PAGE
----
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The Honolulu Advertiser

Posted on: Sunday, January 2, 2005


Hawaiian doctor tied to Twain

By Bob Krauss
Advertiser Columnist

Dr. Ben Young has spent 25 years tracking down the first Hawaiian to practice Western medicine. He was Matthew Makalua, one of three young Hawaiians that King Kalakaua sent for study to England. Now Young is trying to solve another mystery: Was Matthew Makalua the son of Mark Twain?

"For many years I wondered who was the first Hawaiian to study medicine," said Young, executive director of the John A. Burns School of Medicine's Native Hawaiian Center of Excellence. Young is himself the first Hawaiian to go into psychiatry.

He said he finally learned about Makalua from an article in the Hawaiian Journal of History. The article explained that Makalua studied medicine. Was he the first Hawaiian to do so? What happened to him? Young got a few answers from an obituary of Makalua sent him by a librarian in England, Ralph Bristow. Makalua died in December 1928.

The next piece of the puzzle came from Gordon Pi'ianaia, grandson of Abraham Pi'ianaia, one of the Hawaiian students sent to England with Makalua. Gordon assured Young that Makalua was the first Hawaiian to study and practice Western medicine.

He also said a grandson of Matthew Makalua, David Dewar, came to Hawai'i from England to look up his Makalua ancestors but could find no Makaluas. He knew the name Pi'ianaia as a student friend of his grandfather and so he contacted Gordon. They corresponded and then David Dewar died.

Young and Gordon Pi'ianaia compared notes in 2002 after Dewar's death. Young wrote to Dewar's widow, Barbara, who shared some letters from King Kalakaua. But a question bothered Young: Why were there no Makaluas in Hawai'i? Gordon Pi'ianaia told him it was not a family name but a commemorative name.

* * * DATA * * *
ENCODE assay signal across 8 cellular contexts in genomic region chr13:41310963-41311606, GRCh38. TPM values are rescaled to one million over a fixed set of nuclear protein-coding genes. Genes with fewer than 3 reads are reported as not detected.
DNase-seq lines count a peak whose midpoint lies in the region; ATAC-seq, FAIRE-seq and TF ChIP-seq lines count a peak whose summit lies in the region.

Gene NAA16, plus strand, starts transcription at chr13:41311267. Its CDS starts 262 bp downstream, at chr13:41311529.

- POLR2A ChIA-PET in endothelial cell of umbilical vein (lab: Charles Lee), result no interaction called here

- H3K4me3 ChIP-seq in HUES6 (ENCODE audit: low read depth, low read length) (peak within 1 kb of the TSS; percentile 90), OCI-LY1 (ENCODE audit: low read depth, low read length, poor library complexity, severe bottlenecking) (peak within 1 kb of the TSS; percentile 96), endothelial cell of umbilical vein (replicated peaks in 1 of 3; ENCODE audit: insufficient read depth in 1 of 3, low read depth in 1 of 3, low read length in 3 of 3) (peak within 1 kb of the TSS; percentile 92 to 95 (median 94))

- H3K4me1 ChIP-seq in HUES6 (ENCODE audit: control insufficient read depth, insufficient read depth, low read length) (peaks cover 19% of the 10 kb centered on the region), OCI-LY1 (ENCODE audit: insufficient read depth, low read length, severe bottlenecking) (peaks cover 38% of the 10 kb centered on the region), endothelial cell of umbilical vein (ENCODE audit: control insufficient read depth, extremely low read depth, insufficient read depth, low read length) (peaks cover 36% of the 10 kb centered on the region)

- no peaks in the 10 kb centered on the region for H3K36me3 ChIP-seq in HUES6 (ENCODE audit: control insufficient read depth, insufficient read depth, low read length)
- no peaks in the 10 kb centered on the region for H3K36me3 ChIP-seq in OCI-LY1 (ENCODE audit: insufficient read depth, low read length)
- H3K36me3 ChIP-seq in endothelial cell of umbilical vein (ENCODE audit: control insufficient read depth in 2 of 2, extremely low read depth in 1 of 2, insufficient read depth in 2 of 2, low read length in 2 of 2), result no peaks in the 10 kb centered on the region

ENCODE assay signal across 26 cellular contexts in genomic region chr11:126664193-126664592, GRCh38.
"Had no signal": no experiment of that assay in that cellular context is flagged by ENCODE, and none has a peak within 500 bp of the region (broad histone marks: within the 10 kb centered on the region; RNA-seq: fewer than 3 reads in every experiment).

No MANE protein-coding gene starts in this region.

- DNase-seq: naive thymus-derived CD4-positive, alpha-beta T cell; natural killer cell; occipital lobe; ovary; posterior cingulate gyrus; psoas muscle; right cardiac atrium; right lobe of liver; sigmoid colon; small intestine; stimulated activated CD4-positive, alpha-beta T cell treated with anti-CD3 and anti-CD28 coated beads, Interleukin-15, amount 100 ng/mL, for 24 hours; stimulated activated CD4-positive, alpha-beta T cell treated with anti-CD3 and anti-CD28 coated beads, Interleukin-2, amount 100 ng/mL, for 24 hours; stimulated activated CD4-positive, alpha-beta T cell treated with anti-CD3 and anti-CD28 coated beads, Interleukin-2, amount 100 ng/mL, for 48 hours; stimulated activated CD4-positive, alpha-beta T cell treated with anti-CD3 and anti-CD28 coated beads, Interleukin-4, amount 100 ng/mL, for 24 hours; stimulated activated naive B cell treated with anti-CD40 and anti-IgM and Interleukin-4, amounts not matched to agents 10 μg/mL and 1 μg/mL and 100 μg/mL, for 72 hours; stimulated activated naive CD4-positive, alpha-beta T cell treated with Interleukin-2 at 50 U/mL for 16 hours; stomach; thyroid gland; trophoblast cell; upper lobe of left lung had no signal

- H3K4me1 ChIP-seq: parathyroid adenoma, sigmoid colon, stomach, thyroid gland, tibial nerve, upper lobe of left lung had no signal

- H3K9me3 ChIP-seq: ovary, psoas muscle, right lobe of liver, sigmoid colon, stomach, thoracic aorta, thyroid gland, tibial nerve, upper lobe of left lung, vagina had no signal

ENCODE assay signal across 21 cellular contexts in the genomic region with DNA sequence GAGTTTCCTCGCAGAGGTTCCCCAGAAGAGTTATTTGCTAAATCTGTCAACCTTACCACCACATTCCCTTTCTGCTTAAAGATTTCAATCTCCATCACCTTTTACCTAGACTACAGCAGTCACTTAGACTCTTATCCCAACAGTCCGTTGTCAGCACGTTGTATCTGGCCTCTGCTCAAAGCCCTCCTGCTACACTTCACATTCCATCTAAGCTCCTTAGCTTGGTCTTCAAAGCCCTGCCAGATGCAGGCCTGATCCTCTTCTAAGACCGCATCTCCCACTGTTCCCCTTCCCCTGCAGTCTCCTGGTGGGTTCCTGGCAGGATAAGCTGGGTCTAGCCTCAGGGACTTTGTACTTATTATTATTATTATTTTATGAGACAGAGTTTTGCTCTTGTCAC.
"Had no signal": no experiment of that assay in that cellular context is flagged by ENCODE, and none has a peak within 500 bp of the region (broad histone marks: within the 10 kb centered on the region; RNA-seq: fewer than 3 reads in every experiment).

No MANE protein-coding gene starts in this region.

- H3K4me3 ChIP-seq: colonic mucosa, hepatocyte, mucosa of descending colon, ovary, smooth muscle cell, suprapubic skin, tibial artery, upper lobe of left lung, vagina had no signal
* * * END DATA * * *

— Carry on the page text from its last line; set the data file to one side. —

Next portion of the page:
So what did it commemorate? "Maka" is a word for "mark." "Lua" in Hawaiian means "two." "Makalua" would mean "Mark Two."

"In 1962 it hit me," said Young. "Could Makalua be a "kauna" (secret meaning) name? It could be Hawaiian for "Mark Twain."

Samuel Clemens arrived in Hawai'i on March 18, 1866, as a young reporter who called himself Mark Twain. Young had to find out when Makalua was born. He asked for leave at the medical school to make a trip to England. At Sanderstead he met the Dewar family. The name had been changed from Makalua so that the grandson could inherit a title.

Young went to Hastings where Makalua had practiced medicine. At the town hall, a clerk found the name in a register. She said he was probably buried in Hastings Cemetery. Young found the half-buried gravestone after a three-hour search. The birth date was April 11, 1867. The date of conception had to be about July 4, 1866. Mark Twain left Hawai'i on July 19, 1866.

There is only one other bit of evidence. A middle name of one of Makalua's children in England was Clementina.